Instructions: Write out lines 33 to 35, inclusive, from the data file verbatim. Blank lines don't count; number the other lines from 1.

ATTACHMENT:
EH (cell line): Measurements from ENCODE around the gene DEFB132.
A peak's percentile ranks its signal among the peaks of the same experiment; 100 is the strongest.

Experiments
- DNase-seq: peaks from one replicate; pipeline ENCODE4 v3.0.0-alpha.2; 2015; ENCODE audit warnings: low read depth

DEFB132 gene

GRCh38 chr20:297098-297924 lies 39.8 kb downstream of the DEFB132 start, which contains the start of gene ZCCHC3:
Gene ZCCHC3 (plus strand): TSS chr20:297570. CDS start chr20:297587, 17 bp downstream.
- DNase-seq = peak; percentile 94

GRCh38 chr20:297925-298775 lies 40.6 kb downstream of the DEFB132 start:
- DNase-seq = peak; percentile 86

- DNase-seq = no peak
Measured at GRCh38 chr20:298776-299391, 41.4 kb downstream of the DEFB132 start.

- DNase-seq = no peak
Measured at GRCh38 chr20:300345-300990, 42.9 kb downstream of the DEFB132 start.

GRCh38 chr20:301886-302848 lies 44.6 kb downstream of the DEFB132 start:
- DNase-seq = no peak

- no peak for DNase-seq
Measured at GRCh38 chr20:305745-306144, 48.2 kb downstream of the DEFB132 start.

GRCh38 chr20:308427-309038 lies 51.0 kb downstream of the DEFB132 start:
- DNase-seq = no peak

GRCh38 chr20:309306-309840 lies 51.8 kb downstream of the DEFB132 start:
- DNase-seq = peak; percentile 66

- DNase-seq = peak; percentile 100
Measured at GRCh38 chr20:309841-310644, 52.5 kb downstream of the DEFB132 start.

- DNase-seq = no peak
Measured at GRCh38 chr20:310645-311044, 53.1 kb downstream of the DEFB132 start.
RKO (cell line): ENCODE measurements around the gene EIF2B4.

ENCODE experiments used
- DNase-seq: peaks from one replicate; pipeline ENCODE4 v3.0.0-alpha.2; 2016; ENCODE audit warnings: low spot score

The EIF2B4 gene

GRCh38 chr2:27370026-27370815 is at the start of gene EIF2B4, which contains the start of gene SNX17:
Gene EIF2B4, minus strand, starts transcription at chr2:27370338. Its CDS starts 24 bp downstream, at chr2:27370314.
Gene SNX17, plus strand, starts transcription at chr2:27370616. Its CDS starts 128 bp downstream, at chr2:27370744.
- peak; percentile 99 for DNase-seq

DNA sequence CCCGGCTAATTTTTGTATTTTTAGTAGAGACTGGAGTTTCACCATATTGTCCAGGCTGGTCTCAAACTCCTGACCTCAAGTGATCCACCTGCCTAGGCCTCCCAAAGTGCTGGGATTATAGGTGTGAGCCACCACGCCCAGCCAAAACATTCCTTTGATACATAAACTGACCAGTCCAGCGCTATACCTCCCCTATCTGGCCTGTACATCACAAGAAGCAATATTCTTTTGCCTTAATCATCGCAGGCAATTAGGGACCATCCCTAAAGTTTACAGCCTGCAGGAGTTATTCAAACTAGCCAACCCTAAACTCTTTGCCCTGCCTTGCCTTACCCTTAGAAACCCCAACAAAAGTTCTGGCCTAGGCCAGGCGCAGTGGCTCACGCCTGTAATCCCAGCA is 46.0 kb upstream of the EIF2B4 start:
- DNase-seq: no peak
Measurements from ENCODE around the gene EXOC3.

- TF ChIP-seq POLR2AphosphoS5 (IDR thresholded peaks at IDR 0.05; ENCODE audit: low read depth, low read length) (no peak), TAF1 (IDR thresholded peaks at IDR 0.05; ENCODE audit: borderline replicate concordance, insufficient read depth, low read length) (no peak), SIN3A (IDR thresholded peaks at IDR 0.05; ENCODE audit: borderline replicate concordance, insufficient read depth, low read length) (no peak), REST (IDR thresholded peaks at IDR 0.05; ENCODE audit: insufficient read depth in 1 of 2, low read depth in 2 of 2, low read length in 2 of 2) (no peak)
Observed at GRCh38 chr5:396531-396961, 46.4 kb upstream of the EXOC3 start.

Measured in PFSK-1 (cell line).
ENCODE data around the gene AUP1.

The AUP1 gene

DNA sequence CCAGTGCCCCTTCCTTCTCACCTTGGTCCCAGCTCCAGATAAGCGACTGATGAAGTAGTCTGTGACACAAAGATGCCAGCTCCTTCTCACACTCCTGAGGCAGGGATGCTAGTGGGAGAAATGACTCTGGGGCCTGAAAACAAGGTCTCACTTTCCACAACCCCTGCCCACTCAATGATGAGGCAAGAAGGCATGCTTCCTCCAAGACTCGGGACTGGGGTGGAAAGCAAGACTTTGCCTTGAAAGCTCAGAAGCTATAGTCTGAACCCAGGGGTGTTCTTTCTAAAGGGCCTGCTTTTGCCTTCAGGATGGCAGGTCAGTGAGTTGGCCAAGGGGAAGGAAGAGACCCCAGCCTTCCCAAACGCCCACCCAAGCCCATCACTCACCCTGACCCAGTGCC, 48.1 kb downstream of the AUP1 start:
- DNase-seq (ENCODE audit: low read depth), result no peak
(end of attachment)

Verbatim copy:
Gene SNX17, plus strand, starts transcription at chr2:27370616. Its CDS starts 128 bp downstream, at chr2:27370744.
- peak; percentile 99 for DNase-seq

DNA sequence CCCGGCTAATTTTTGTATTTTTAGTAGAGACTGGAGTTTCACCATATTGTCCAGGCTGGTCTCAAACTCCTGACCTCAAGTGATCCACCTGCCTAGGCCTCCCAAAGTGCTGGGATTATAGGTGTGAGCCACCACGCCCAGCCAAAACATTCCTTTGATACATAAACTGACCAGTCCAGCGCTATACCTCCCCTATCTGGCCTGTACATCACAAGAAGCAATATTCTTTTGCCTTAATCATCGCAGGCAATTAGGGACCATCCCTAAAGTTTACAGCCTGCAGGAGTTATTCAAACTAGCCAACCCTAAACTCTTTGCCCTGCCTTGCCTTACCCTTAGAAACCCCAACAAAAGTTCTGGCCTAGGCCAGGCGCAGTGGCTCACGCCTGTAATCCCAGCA is 46.0 kb upstream of the EIF2B4 start: